The Black Spot Program is vitally important in any electorate, supporting many much-needed upgrades to our local roads. My electorate of Indi is no exception to that. In recent funding rounds we have seen three projects funded under the Black Spot Program: a new flashing warning sign and intersection signage at Lake Road and the Murray Valley Highway near Old Tallangatta; new safety barriers and guide posts, as well as sealed shoulders on the stretch of Lake Road near Bethanga between the Murray River Road to the north and the Kurrajong Gap Road to the south; and new guide posts, curve warning signs and new markings along the Skyline Road near Eildon between Taylor Bay Road and Fraser Park Road.

Since I was elected, Indi has done very well to secure over $65 million for much-needed upgrades to our local roads. This includes $5 million for the Great River Road, another $5 million for the Dargo High Plains Road through the bushfire recovery program, $17 million through the Local Roads and Community Infrastructure Program, and $29 million through the Roads to Recovery Program. There are many party politicians on both sides who would say you could only deliver for your electorate if you’re a member of a major party. The fact Indi has seen an extraordinary level of investment in our roads under an Independent puts paid to that idea. We can and do deliver. Importantly, on an area as vital as road safety we are seeing great investment.

It is true that despite this enormous level of investment there is still substantial need in Indi for upgrades to our roads. On 21 October 2019, almost two years ago to the day, I stood to speak about an almost identical motion to this in the exact same chamber we are in today. At that time, two years ago, I spoke about the fact that the Black Spur section of the Maroondah Highway, despite a long and distressing history of both fatal and other serious car crashes, is still struggling to attract the safety upgrades it needs.

Maroondah Highway is the only direct major road from the Yarra Valley town of Healesville, up towards Narbethong and through to Buxton or across to Marysville. It then goes north to Taggerty. From there it heads on to Alexandra, while another arterial road branches from it at Taggerty to carry traffic to and from Eildon.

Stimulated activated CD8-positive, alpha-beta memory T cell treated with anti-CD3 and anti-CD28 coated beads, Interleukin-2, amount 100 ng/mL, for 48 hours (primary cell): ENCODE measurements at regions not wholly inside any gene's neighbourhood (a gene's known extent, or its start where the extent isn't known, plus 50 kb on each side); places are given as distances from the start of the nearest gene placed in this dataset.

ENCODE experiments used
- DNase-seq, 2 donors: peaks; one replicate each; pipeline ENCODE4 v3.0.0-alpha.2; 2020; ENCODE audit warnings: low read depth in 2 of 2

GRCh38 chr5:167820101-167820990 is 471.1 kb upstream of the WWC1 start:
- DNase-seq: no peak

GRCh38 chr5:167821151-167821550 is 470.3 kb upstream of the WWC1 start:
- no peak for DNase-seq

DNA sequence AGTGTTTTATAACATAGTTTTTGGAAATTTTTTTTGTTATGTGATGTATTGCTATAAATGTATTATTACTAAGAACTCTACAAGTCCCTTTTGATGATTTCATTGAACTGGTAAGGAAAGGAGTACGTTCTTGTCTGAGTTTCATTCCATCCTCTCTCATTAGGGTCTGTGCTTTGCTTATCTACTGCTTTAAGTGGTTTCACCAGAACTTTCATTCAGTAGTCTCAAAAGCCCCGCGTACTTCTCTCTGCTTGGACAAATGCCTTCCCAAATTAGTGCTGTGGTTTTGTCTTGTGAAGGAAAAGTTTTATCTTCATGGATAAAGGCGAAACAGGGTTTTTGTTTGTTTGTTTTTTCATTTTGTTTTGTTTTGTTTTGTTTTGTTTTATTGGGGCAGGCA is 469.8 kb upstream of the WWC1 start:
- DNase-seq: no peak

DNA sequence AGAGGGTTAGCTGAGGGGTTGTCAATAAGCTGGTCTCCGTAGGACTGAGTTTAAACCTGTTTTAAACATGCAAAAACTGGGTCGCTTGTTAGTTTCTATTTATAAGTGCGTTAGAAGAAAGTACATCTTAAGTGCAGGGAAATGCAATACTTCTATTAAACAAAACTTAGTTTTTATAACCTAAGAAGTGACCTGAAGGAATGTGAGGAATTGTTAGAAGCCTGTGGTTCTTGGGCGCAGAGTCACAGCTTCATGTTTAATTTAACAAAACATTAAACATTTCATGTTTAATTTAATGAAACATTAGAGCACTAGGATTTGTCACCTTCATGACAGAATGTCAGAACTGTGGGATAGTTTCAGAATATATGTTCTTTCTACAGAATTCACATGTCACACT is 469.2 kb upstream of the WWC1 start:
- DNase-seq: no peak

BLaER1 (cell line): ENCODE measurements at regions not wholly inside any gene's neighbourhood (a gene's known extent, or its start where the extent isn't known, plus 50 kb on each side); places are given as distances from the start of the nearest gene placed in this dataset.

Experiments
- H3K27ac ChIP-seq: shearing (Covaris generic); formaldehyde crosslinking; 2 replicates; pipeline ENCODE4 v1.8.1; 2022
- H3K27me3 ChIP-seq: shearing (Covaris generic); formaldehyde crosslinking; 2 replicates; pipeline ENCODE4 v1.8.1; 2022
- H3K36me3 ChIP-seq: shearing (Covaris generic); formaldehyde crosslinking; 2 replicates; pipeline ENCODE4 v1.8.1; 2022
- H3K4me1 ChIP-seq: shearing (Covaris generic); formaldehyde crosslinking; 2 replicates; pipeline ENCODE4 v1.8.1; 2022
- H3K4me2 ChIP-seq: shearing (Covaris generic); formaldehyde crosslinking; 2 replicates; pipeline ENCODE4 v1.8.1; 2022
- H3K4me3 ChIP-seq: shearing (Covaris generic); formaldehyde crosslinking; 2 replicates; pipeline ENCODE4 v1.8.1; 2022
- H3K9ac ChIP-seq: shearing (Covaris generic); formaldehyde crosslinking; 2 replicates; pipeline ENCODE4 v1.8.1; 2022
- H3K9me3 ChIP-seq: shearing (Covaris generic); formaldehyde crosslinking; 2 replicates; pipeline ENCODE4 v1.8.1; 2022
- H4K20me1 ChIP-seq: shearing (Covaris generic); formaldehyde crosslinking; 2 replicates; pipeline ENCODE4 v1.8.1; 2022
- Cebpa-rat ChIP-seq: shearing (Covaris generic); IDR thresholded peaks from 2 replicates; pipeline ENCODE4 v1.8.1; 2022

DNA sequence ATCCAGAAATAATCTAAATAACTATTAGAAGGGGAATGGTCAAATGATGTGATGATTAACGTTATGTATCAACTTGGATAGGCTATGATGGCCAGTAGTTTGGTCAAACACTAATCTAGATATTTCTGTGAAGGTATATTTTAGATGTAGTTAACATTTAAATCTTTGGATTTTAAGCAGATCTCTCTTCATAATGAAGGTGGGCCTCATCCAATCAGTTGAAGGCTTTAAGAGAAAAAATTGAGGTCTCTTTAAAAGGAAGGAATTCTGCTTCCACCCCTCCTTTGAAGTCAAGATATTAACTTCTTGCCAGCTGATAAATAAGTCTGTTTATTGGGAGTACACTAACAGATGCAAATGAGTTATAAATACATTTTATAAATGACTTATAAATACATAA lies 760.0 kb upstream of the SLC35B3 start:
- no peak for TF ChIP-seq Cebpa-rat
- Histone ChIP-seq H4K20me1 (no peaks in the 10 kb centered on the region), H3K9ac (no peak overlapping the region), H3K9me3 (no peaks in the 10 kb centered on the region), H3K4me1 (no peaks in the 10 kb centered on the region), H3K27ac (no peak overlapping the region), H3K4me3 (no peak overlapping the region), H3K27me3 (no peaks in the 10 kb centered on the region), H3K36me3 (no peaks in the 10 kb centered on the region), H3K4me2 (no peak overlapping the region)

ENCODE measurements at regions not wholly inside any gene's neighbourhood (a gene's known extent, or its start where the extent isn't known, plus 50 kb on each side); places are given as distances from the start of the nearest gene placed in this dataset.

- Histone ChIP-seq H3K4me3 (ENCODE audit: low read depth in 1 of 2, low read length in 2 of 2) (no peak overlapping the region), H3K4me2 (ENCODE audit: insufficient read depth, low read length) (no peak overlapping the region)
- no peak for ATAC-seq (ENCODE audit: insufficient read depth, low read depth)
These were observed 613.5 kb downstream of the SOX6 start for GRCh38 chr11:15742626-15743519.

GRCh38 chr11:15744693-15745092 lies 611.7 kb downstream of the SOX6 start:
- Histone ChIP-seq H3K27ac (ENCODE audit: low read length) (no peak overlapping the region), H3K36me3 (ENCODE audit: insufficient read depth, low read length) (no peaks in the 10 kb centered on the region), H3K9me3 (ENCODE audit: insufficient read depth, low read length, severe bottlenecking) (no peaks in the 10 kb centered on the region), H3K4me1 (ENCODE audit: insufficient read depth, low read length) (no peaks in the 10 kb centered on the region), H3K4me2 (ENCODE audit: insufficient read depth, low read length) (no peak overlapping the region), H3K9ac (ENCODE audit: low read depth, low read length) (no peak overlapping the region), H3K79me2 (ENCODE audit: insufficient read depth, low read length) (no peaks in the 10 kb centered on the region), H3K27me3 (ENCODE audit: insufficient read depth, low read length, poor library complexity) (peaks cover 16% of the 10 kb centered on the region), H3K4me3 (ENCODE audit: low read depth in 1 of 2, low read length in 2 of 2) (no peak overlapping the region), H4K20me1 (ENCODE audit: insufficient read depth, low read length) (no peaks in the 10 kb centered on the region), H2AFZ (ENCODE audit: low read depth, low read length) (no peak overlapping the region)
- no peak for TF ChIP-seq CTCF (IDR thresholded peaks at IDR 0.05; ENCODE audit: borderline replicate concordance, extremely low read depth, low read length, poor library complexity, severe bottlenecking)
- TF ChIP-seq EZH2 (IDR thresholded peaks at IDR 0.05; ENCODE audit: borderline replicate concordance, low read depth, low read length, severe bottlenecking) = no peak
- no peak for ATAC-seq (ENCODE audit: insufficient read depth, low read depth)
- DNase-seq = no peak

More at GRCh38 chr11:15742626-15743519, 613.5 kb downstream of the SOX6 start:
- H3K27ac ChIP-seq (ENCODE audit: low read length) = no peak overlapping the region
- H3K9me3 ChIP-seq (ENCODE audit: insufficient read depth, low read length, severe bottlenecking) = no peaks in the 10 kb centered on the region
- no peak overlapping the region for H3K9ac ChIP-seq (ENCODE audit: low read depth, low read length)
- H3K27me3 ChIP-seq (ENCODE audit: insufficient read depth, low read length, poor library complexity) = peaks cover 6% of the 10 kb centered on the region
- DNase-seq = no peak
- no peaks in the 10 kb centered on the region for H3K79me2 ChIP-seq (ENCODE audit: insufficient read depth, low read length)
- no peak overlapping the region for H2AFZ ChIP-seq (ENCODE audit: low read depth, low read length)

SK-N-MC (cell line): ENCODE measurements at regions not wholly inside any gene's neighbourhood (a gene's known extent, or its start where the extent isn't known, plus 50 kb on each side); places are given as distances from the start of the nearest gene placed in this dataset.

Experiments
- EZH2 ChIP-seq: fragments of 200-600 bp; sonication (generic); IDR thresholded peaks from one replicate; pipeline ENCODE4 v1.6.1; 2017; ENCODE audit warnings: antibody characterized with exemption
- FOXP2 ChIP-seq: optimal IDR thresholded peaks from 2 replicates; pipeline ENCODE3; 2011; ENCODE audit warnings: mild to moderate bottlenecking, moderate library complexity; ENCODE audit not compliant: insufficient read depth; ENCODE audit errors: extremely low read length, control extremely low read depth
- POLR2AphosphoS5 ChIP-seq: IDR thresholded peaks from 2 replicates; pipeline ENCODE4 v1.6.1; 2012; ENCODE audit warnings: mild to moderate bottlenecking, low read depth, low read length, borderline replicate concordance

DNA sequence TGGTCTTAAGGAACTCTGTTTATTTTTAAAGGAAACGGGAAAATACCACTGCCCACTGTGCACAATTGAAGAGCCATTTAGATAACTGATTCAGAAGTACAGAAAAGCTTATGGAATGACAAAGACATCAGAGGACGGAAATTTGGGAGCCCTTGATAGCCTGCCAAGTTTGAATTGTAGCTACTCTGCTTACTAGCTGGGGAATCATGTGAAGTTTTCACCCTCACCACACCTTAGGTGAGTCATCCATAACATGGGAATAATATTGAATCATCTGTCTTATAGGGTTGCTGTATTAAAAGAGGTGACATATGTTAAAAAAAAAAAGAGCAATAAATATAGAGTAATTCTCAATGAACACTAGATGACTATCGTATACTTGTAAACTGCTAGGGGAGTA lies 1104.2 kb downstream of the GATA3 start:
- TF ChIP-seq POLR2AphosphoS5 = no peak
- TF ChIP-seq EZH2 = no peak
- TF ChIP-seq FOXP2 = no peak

The highway is critical for business and tourism between Murrindindi communities and Melbourne’s east. It’s also a spectacular drive, described to me as the range’s version of the Great Ocean Road.

But the Black Spur remains a serious challenge for people and communities on the highway because, for much of its winding length of about 10 kilometres, it’s impossible and illegal to overtake. It’s a road that needs better signage, more slow vehicle turn-outs, better sealing, bicycle lanes and active management of old roadside trees, because the road passes through a wonderful forest of ancient mountain ash.

Two years ago, I spoke about how, when trees fall during storms, the road is often closed for hours or days. And, in the middle of June 2021, just a few months ago, a big storm ripped through, and this is exactly what happened. Fifty trees were felled, there was substantial landslide activity, and the road was closed for days. The community has been calling for upgrades to the Black Spur road for 20 years now, and it’s time the government listened.

Let’s make this road, this stretch of road, this important road, as safe as it is iconic. The people and communities of Murrindindi want a safe and reliable highway. The Black Spot Program can help to deliver one, and I’m calling on the government to step up with the funding and finally fix this problem.

The member for Riverina spoke a spoke a few moments ago about the importance of road safety. I want to add to his comments. It’s crucial that we make sure we do everything in this place to eliminate avoidable accidents.

More than 30 years ago, I worked in the emergency department at St Vincent’s Hospital in Melbourne, and I saw with my own eyes the devastation of a road toll which, in those days, was over 1,000 people. We’ve come a long way since then—seatbelts, driver education, drink driving laws, but also better roads.

So I really commend any government in this place to maintain the funding on the Black Spot Program and to address issues such as the Black Spur in Murrindindi, which already has claimed many lives. I don’t want to see another life lost there. I call on the government to fund that road and fix that problem once and for all.


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